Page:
Time to step it up, grow a pair, and secure your place in history.

Well, that’s misleading. Your place in history is being secured. Just not sure it’s the “legend” you were hoping for.

 

*Only because you having any power at all is one of the most frightening things I’ve had to deal with in my life.

21
Jun
20

Shirley

Two of the best acting moments I’ve seen in a while were in this fascinating movie about Shirley Jackson.

Shirley

The first is by Elisabeth Moss, who may be the next Meryl Streep (she seems to be able to play just about anything)*, playing Shirley. The scene is near the end of the film, right before she chases her cheating, controlling, condescending husband out of her study (I think she throws scissors at him) — this look crosses her face, showing that she  despises him (old news) and that she’s okay with that (new news).

The second is from Odessa Young, playing the wife of an equally despicable faculty husband, as she gets into a car on her way to the next stage of her life; when she shudders, and shakes her head, as if waking herself from the dream of the past two years when she completely subordinated herself to what everybody else needed her to be and forgot who she was.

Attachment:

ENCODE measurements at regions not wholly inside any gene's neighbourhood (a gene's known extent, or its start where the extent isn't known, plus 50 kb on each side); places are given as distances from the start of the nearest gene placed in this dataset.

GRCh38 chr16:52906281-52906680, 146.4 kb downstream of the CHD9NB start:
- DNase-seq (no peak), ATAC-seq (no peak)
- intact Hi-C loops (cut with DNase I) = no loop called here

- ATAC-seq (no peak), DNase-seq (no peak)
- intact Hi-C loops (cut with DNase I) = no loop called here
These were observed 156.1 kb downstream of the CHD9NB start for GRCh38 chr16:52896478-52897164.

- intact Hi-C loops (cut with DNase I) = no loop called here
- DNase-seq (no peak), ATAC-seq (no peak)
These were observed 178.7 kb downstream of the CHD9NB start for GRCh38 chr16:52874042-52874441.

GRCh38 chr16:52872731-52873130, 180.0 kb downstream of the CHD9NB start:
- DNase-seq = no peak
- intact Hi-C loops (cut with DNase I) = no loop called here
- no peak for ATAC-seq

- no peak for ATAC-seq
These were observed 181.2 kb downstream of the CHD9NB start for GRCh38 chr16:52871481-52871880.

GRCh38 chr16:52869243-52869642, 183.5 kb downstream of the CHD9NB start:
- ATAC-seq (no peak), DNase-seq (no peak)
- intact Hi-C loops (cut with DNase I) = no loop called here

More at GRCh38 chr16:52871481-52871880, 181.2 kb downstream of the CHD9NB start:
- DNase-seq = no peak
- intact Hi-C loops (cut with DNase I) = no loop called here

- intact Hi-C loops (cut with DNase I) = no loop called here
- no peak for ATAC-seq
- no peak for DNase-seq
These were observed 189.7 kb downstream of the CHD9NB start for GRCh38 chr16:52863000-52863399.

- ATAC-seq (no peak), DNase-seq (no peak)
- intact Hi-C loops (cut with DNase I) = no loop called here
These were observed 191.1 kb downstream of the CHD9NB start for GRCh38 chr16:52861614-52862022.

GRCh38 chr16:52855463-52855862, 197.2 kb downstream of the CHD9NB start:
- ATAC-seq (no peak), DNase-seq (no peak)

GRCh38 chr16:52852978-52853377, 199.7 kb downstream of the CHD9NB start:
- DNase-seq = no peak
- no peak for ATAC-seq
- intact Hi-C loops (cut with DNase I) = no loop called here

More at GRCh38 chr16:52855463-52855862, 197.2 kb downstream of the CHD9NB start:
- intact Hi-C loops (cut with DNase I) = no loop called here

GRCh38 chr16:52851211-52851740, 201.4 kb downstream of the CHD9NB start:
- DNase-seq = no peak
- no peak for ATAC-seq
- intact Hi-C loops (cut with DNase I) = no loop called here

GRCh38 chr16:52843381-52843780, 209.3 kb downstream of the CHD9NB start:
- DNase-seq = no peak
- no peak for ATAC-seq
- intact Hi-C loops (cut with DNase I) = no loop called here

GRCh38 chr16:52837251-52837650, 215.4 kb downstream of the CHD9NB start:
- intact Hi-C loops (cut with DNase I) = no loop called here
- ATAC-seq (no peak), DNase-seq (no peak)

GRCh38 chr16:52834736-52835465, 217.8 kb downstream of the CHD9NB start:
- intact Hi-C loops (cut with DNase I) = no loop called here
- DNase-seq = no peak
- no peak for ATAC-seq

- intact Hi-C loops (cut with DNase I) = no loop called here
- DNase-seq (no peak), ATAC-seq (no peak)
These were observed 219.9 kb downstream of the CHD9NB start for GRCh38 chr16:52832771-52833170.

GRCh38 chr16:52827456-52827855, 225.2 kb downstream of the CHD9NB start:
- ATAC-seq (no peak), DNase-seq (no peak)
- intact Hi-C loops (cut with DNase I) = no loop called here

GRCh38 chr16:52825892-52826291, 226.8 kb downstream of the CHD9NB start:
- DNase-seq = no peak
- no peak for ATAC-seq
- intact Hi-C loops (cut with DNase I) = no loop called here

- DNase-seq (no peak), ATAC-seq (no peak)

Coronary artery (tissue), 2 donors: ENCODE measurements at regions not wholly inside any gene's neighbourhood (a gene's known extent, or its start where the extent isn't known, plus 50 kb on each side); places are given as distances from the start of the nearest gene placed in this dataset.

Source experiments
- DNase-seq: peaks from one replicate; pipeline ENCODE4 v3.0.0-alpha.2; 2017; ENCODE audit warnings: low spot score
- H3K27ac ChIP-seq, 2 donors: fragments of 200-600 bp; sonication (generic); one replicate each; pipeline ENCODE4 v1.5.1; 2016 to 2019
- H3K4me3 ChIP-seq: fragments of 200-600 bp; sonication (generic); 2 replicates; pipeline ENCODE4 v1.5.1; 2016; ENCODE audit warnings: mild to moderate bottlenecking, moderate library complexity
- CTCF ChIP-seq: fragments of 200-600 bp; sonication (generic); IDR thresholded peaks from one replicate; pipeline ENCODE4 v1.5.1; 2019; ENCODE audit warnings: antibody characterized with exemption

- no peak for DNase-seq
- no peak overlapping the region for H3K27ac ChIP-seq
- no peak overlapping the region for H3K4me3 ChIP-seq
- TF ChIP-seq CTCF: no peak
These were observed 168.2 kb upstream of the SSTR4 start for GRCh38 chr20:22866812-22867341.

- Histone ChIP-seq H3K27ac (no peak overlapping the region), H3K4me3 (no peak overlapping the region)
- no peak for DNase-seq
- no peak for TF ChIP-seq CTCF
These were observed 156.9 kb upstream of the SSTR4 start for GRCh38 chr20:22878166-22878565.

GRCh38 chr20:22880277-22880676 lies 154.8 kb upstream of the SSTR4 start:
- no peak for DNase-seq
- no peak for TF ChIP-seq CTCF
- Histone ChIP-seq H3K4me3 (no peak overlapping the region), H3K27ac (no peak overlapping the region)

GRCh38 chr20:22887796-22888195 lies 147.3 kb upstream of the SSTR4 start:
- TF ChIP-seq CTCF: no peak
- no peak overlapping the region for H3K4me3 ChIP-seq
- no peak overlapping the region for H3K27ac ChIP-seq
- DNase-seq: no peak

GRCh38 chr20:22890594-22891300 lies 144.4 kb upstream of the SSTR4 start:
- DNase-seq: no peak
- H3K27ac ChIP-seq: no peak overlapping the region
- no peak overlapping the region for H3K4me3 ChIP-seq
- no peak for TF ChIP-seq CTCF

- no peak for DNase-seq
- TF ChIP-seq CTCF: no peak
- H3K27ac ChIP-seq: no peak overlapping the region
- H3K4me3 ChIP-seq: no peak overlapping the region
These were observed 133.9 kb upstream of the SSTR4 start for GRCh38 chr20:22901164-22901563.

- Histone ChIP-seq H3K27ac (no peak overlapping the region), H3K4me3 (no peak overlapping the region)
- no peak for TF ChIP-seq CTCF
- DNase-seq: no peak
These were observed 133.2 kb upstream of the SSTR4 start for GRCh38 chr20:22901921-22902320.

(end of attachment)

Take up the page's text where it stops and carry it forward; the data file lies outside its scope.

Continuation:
The movie is a little weird, but I get the feeling that the people being represented might fall under that same category. I thought it was generally quite fabulous, and pleasantly surprised that there was something new on that I hadn’t already seen (my husband claims we’ve “used up” Netflix.) 😀

 

*Top of the Lake is amazing; if you haven’t seen it yet, stop reading and go.

18
Mar
20

love in the time of coronavirus*

*With tribute given to Gabriel Garcia Marquez

The traditional Chinese curse: May you live in interesting times.

Maybe I shouldn’t write that, since our Cheeto-in-Chief wants to blame the Chinese for this by calling it an “Asian virus” — can’t pass up any chance to get that racism out there, amIright? Although it did originate in China, and there might have been some things they could have done about it, it’s not like we’re doing such a great job here.

Denial, anyone?

college students in Miami

Blergh.

I keep thinking maybe I’m dreaming and I’ll wake up soon.

Keep not waking up.

Have been on the lookout for good news. I am pathologically optimistic, but this one has been a challenge.

Have found some. Here, and here and here. If you have other good news sources, please post them in the comments. We all need reasons to hope!

Really disappointed that there are only 2 seasons of Fleabag. What an excellent show. I don’t know if I’ve ever laughed as much in an equal amount of time, not even during Seinfeld. But it’s also three-dimensional, dark, tender, profound. Now what to watch…. (post that in the comments, too!)